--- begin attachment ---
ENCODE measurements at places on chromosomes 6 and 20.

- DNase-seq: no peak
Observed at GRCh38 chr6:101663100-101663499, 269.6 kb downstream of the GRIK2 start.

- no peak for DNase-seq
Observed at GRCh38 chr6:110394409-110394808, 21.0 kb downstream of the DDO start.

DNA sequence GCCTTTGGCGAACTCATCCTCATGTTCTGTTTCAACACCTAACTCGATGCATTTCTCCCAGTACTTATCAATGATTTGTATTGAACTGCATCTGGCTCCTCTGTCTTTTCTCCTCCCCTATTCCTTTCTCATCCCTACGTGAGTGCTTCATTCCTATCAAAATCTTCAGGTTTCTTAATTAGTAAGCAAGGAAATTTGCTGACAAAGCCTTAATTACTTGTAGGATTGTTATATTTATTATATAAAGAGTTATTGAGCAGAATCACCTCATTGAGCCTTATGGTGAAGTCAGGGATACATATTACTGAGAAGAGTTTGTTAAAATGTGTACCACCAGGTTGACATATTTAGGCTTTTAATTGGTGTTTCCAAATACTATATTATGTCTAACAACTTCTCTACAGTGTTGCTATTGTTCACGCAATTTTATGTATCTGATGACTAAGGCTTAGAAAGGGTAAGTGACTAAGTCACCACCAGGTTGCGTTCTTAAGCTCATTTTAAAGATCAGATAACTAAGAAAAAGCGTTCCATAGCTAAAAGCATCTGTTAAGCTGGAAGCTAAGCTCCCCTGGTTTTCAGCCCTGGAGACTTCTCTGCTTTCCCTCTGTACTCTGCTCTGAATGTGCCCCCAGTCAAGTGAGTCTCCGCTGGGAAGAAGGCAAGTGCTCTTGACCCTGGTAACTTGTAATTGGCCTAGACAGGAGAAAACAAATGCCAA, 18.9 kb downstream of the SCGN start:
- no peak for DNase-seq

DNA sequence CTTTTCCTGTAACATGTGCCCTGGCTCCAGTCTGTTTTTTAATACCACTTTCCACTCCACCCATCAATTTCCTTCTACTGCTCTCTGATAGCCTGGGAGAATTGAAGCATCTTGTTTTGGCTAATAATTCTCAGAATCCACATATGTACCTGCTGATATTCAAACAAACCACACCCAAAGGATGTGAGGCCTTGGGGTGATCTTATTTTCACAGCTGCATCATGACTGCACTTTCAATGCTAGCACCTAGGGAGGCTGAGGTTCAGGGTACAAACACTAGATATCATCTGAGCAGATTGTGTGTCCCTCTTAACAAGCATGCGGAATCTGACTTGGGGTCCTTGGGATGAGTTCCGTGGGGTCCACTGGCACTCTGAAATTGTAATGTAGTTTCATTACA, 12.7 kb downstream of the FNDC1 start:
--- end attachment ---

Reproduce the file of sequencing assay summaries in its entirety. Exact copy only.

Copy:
ENCODE measurements at places on chromosomes 6 and 20.

- DNase-seq: no peak
Observed at GRCh38 chr6:101663100-101663499, 269.6 kb downstream of the GRIK2 start.

- no peak for DNase-seq
Observed at GRCh38 chr6:110394409-110394808, 21.0 kb downstream of the DDO start.

DNA sequence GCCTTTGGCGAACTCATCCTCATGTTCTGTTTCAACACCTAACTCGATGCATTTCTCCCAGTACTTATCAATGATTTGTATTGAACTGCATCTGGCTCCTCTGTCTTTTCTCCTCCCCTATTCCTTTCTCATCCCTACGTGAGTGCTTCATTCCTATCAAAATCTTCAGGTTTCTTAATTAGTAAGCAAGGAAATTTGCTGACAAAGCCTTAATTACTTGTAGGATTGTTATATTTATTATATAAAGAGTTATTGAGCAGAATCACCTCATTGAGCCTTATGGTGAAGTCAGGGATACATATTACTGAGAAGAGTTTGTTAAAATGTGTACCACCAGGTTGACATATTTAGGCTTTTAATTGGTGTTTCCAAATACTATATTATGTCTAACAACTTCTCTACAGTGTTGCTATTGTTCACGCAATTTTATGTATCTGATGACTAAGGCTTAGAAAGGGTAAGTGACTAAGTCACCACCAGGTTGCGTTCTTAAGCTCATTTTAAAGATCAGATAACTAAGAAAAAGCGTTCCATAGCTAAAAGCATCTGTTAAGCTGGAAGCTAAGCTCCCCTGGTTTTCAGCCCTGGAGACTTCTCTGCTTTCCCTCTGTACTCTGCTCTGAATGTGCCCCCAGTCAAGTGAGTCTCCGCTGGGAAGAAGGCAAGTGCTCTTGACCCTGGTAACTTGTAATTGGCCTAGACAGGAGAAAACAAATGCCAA, 18.9 kb downstream of the SCGN start:
- no peak for DNase-seq

DNA sequence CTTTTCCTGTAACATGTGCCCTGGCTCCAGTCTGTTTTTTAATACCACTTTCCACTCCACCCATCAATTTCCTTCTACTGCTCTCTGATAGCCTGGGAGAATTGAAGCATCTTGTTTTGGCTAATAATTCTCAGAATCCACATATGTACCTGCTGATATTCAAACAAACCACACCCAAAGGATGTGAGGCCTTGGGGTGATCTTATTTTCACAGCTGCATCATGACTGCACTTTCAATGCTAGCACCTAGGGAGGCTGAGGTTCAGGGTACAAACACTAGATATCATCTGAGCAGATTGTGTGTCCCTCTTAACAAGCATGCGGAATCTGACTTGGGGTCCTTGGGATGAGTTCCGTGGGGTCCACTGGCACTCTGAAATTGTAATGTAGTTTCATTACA, 12.7 kb downstream of the FNDC1 start: